It’s almost impossible to miss the large purple circles present on swimmers’s shoulders at this summer’s Games – and the whole nation has been buzzing about why cupping, what’s the purpose behind the therapy, and why so many athletes are sporting the tell-tale signs of the recovery method. Now that the US has dominated the water events, interest will only continue to build around cupping and how or why it affects the team’s stellar performance and recovery.
You’ve probably been introduced to cupping at some point in time, even if you do not use the therapy with your own patients. Here’s a chance to review basics about the therapeutic technique and examine whether or not your patients could benefit from the treatment style.
Cupping’s background and integration into holistic medicine
This ancient Chinese bodywork technique focuses on increasing blood flow and separating layers of tissue and fascia to ignite faster recovery from injury, swelling or muscular pain. Even though the therapy itself is unique to recovery treatments, cupping’s goal is to clear the body of toxins and improve mobility and the ability to heal quickly. That’s why high-performance athletes turn to the practice (with a new twist) before events–as seen by Phelps–because any tiny natural performance enhancement can mean the difference between gold and silver for the athletes in Rio.
Even though cupping can help treat asthma, common colds, neck pain and gastrointestinal pain, its most common use is for back pain, which is why back cupping is most commonly practiced. Cupping is also common practice alongside acupuncture, as the methods compliment one another. According to traditional Chinese cupping technique, there are several ying and yang meridians that reside on the back and can be stimulated via cupping. Once these meridians are stimulated, internal energy is released throughout the entire body and toxins are dispelled.
Contemporary chiropractors, sports medicine professionals and athletic trainers use the term “MFD” or “myofascial decompression” to describe the fusion process between traditional methods and new techniques. Similar to the way you would use your hands or a soft tissue instrument, with myofascial decompression you’re able to take the athlete through a range of motion while applying the cup to help treat injuries and improve mobility. But in contrast to classic massage or IASTM where you create a positive pressure with the instrument or your hands, the cups allow you to move through this range of motion, while creating a negative pressure on the tissue. This negative pressure lifts and separates the fascia and tissue, creating a release and apparent added benefits with regards to recovery and performance.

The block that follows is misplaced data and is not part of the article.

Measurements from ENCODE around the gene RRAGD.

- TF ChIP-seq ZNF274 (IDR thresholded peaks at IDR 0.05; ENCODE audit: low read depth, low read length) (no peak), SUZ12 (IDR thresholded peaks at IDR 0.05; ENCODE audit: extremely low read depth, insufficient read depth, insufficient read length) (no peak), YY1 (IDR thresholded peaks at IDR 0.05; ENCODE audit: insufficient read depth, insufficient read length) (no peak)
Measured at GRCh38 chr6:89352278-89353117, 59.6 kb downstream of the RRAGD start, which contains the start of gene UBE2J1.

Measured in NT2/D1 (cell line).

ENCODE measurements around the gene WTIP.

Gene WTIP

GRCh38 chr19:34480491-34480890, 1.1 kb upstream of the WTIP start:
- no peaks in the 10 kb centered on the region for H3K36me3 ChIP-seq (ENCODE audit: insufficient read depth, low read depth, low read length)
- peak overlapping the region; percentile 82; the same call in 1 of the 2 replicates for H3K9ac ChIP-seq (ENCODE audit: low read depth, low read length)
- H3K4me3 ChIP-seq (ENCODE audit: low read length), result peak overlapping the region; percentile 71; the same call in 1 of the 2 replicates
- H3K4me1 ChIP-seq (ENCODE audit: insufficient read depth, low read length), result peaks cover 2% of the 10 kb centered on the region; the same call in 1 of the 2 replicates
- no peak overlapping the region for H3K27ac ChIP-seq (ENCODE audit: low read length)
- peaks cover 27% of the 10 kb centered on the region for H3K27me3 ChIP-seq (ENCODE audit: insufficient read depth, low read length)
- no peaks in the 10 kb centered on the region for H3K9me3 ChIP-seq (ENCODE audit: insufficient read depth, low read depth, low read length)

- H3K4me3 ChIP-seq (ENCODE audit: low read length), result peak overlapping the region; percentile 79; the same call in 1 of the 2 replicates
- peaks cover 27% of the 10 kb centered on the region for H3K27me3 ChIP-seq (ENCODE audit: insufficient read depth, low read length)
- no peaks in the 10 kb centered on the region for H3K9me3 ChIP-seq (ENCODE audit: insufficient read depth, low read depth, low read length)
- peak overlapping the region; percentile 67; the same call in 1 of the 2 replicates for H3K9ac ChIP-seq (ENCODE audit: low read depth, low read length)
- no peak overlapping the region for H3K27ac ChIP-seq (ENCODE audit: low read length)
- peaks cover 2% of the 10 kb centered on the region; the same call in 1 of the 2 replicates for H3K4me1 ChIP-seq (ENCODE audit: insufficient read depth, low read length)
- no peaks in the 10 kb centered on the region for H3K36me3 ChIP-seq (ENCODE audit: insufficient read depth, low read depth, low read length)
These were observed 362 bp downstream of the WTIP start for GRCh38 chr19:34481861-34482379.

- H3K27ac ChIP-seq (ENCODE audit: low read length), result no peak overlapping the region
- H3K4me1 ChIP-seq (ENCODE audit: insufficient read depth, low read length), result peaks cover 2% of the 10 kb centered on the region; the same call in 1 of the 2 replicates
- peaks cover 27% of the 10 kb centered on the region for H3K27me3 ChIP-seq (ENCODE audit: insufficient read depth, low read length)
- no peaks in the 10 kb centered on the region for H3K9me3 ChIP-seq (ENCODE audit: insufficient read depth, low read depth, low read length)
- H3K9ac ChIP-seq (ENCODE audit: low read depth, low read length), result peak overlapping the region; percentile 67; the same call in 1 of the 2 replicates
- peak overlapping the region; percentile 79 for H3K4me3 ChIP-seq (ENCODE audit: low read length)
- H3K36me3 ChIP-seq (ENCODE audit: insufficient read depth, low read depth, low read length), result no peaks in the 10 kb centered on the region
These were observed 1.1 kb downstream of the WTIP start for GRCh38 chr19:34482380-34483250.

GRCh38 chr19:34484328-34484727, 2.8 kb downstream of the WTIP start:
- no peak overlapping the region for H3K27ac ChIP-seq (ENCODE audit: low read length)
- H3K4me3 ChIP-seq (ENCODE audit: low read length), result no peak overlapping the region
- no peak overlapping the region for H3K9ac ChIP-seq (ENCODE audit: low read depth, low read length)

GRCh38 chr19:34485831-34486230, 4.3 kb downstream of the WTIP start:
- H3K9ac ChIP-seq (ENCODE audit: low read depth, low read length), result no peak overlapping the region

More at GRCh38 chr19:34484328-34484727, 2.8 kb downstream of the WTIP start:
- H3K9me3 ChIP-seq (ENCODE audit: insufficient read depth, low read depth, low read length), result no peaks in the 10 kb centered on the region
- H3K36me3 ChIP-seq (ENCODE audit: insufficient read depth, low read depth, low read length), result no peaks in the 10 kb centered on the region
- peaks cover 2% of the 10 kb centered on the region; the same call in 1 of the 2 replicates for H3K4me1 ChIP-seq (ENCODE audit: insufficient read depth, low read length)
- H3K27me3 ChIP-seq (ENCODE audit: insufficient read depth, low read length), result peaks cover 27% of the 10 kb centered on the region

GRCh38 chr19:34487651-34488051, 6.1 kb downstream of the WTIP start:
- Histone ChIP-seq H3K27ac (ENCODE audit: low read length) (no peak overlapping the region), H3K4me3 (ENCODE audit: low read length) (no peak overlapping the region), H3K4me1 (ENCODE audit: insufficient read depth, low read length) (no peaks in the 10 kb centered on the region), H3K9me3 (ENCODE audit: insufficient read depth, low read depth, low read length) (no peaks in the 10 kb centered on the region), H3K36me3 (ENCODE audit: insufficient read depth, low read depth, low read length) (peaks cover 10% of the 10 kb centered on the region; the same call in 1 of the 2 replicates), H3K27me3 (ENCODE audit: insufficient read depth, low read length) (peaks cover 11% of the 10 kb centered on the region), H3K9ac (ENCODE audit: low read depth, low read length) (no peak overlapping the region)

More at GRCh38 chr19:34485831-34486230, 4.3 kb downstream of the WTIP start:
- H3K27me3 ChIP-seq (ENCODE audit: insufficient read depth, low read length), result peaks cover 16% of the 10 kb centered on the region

Two methods of cupping
If you are considering practicing cupping, you will likely choose between two main methods: “fire” cupping and manual suction cupping. Fire cupping requires a practitioner: using a cotton ball doused in sterile alcohol, you light the cotton ball on fire and quickly put it under the glass cup, creating a vacuum once the cup is placed on the patient’s skin (without the cotton ball!). Manual suction cupping relies on a pump to create the same vacuum between glass and skin and can be practiced by yourself or a patient using a kit. There are variations between techniques and practice among practitioners.
While there’s no definitive proof that cupping provides the toxin-releasing, recovery-enhancing benefits that athletes and other patients hope for during the practice, there are a handful of studies that suggest the placebo effect positively impacts the patient and performance. This comprehensive study examines past research and seeks to draw overall conclusions about the therapy–it’s a great place to start for more information, especially concerning which physical illnesses and conditions can be positively treated via cupping.
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